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Education Notebook on Education

March 9, 2007

March 9, 2007 | Education Notebook on Education

The Opportunity Costs of No Child Left Behind

EDUCATION NOTEBOOK:
The Opportunity Costs of No Child Left Behind
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By Dan Lips

This year, as Congress debates the future of No Child Left Behind, American families and taxpayers need to consider an important question: What are we giving up to pay for it?

In economics, "opportunity cost" refers to the next best use of a resource. We think about opportunity costs every day as we decide how to spend our time or money. Should I spend the next hour reading the newspaper or watching television? Should I use this dollar to buy a cup of coffee or orange juice?

When it comes to No Child Left Behind, the opportunity cost is the other ways that we could use the $23 billion taxpayers spend on the program, as well as the time teachers and administrators spend implementing it.

This year, Congress will send $23.3 billion to the Department of Education to pay for No Child Left Behind. After funding the operations of the federal education headquarters, this money will be allocated to dozens of different programs, each with its own bureaucracy. As those funds travel from Washington, D.C., back to local school districts, a good portion will be consumed by administrative costs and bureaucracy before they reach schools or classrooms.

Congress owes it to the American people to think about the opportunity costs of No Child Left Behind. Couldn't this investment be put to better use to improve education opportunities for American kids? Consider some of the alternative ways those funds could be used to improve education.

One idea often pushed by liberals and teachers' unions is to increase pay for America's school teachers. According to the Department of Education, there are about 3 million public school teachers in the country. That means the $23.3 billion currently spent on No Child Left Behind would be enough for a pay raise of more than $7,000 for every single public school teacher in the country. For the average teacher, that would be a salary boost of about 14 percent.

Alternatively, this money could fund another liberal policy recommendation: hiring more teachers and reducing class sizes. Since the average public school teacher's salary is about $47,700 per year (according to the American Federation of Teachers), $23.3 billion could hire about 490,000 new school teachers and reduce class sizes in America's public schools from an average of 16 to 14 students.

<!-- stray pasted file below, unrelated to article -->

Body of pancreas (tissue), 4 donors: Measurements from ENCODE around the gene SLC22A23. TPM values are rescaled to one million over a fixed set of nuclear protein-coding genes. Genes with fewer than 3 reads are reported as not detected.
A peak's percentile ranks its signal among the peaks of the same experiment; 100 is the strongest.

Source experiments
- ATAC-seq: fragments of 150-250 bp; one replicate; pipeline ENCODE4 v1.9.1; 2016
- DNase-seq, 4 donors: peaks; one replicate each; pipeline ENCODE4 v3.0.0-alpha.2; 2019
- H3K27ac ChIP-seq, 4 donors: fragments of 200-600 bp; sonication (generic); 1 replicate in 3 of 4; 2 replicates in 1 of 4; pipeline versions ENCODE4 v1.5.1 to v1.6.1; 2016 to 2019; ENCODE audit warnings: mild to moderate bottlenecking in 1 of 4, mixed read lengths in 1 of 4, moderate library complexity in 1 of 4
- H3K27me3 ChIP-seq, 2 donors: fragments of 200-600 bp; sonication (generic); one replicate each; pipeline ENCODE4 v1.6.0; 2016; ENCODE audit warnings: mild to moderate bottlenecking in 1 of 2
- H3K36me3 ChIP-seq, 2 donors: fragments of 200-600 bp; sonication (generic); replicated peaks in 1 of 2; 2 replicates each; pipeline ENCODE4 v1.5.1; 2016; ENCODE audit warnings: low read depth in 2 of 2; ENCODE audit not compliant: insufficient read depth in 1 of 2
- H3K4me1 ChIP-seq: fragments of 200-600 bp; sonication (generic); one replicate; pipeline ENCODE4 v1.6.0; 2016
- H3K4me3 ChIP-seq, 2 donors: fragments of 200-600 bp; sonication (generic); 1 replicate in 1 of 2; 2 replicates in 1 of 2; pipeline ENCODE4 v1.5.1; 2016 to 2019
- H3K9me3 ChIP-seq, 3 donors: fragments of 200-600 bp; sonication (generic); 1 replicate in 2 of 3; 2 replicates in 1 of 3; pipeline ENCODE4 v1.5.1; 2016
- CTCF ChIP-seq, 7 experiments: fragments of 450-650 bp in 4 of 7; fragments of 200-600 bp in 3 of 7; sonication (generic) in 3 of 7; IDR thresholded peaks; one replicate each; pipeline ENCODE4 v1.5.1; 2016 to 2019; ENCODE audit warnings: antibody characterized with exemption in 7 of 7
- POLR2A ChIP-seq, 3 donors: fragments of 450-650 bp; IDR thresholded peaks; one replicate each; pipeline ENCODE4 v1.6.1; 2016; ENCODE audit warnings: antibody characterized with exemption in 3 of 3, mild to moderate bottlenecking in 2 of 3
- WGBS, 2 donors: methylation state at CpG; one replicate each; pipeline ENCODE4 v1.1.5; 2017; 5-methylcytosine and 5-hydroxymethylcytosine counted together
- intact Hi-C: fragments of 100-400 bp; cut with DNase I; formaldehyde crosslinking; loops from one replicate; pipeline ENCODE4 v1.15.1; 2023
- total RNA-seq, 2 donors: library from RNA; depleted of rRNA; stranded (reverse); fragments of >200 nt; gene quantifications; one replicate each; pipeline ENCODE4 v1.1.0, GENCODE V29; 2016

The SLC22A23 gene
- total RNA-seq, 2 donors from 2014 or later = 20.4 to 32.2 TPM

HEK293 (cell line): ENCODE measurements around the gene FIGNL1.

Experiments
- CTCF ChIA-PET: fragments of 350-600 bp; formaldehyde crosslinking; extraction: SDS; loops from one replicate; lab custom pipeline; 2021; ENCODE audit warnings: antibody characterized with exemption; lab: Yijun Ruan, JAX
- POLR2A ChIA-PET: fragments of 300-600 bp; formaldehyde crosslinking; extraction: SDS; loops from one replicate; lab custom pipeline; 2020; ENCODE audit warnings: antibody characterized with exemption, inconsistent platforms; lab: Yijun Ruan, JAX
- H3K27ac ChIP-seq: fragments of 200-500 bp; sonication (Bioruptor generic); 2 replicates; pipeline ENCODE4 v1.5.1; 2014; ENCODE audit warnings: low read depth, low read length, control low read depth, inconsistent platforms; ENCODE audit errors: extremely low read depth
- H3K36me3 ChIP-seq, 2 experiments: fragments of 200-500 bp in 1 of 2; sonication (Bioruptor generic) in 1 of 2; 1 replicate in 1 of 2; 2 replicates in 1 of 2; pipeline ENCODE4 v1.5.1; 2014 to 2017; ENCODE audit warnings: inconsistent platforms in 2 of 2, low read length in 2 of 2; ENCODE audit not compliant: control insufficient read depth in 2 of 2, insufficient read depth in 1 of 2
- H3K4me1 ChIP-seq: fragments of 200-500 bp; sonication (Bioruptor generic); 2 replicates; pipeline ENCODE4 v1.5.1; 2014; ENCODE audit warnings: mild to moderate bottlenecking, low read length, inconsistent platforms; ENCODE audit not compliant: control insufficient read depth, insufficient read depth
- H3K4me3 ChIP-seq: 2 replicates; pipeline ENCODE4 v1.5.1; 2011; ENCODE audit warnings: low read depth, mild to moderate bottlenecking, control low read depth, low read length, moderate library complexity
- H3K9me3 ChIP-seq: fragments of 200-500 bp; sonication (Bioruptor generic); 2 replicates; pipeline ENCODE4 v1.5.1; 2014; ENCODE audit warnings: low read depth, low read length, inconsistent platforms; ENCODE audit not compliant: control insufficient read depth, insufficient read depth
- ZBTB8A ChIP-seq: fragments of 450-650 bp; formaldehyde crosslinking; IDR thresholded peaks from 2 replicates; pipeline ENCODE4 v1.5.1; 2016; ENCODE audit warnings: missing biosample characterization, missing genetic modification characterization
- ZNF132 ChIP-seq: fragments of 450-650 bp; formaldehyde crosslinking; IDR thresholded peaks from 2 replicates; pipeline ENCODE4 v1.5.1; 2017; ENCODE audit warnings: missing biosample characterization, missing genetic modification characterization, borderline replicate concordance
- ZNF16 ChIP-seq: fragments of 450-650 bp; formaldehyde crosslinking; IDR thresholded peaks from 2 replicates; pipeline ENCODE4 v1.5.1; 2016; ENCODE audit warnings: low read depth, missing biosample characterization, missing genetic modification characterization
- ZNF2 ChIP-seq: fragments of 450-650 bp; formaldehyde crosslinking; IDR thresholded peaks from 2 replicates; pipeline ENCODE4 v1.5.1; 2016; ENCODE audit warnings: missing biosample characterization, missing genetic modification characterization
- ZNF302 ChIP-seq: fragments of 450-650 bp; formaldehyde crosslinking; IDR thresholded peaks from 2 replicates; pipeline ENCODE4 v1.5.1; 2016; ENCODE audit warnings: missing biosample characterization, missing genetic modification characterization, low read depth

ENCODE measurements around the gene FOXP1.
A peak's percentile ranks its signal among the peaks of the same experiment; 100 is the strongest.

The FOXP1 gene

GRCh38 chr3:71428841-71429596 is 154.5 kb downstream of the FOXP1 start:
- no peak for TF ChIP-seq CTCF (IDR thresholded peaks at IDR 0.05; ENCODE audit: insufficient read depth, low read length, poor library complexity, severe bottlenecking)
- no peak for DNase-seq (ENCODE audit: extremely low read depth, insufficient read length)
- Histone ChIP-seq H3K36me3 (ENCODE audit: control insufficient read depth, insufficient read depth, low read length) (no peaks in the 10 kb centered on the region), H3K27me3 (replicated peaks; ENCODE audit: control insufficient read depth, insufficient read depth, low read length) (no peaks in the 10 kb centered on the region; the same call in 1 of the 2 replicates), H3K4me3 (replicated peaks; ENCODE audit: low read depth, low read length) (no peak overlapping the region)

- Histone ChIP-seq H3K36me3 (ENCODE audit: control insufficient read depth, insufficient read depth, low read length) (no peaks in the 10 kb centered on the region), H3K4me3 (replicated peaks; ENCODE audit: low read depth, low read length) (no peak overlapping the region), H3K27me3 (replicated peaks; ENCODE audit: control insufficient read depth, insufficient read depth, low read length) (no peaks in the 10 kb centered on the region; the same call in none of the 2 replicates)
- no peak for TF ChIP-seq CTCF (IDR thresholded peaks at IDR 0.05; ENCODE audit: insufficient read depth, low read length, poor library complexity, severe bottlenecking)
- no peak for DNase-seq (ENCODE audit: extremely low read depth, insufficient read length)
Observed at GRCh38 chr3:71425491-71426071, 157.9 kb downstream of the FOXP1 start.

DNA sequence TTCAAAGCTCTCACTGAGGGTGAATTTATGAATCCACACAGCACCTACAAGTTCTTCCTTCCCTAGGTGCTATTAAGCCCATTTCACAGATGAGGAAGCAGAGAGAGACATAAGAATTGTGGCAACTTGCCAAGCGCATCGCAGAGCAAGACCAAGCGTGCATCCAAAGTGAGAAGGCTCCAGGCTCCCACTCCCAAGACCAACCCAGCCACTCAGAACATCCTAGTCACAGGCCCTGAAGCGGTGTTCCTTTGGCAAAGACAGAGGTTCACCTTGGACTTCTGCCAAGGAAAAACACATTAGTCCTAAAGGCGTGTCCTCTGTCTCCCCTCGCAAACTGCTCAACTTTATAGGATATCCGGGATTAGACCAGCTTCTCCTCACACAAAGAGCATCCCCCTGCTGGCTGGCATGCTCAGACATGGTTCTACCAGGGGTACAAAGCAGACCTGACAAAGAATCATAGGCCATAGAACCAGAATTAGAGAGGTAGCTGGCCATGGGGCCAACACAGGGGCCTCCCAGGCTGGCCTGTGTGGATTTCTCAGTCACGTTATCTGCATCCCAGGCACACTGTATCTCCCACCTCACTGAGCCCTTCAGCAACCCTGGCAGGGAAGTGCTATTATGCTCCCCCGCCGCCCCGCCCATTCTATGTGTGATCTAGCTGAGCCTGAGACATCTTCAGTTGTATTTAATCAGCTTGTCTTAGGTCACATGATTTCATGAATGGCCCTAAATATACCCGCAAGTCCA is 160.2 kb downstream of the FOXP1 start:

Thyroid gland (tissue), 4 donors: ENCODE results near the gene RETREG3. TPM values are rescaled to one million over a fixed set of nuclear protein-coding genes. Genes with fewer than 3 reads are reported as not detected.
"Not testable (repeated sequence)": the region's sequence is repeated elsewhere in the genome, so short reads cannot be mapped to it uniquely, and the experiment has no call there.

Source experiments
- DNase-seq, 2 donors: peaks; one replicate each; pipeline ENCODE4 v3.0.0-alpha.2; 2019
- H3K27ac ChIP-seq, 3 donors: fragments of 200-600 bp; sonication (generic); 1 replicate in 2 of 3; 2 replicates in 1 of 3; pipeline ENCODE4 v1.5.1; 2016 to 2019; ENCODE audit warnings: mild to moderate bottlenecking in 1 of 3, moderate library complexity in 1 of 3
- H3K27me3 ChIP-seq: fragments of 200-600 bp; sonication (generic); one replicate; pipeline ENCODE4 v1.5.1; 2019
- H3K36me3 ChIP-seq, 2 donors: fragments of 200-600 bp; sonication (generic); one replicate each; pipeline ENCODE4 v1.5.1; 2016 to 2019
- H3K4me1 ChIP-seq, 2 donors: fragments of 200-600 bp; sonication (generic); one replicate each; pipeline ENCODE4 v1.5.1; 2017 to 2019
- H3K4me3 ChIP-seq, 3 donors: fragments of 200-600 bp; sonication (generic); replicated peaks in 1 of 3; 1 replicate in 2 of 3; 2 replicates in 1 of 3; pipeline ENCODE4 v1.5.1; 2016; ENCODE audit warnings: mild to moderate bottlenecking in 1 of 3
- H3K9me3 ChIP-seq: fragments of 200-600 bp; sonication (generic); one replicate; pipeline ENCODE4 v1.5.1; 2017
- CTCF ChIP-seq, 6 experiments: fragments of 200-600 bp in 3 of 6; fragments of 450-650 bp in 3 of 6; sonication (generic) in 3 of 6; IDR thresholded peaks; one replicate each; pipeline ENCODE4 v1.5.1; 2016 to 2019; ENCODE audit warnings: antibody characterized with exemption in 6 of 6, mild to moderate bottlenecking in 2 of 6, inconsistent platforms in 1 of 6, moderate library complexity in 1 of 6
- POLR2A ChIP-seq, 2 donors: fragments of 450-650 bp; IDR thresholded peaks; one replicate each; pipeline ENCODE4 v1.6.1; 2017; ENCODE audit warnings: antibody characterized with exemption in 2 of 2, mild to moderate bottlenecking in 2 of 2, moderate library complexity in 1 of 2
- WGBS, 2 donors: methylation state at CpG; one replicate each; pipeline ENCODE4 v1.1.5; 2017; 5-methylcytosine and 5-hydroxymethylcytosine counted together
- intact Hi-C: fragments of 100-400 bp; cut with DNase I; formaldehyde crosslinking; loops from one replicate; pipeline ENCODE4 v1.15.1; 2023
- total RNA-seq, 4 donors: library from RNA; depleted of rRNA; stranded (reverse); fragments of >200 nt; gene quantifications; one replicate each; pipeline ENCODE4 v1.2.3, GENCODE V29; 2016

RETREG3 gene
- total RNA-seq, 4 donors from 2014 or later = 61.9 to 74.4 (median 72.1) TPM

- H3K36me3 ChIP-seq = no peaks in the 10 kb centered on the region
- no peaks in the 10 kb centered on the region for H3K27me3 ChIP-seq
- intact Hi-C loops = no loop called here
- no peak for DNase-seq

Research suggests, however, that neither of these options would be the best use of taxpayer dollars. Contrary to conventional wisdom, teachers earn more than other white-collar workers. And an across-the-board pay hike certainly wouldn't be a cure-all for all the problems of our schools.

Research on efforts to reduce class sizes casts similar doubt on its effectiveness. Hiring an additional half-million schoolteachers, even if they were available, would not be a good use of money.

Nonetheless, both of these examples show what kinds of tangible things could be done with the $23.3 billion we currently spend on No Child Left Behind.

What about conservative education reforms? The $23.3 billion could be used to create new school choice options for disadvantaged kids.  There are about 18 million economically disadvantaged children in America's schools.  The $23.3 billion could give each of these students a scholarship worth about $1,300. These scholarships could help pay for private school tuition, one-on-one instruction from an after-school tutoring center, or a summer learning program.

But just as conservatives would object to an across-the-board pay hike for teachers, liberals would oppose a national scholarship program for disadvantaged kids. Perhaps the most appropriate measure of the opportunity cost of No Child Left Behind, then, is what would happen if the funding currently distributed through the federal bureaucracy were returned to state and local governments.

A large state like California would receive $2.7 billion, while a smaller state like New Hampshire would get $67 million, with most states falling in between. The $23.3 billion currently funneled through the Department of Education's bureaucracy would be controlled by governors, state legislators, state education leaders, and local officials - people who are more likely to know the names and faces of the kids in local schools.

Different states would try different reform strategies. Some states might try school choice; others, reducing class sizes or hiking teacher pay. In both cases, decisions would be made closer to the people they affect. Parents, teachers, and taxpayers would be more likely to have their say.

Americans think about opportunity costs every day as we judge how to spend our money and our time. Lawmakers should apply that same scrutiny to No Child Left Behind.

Dan Lips is an Education Analyst at the Heritage Foundation www.Heritage.org.

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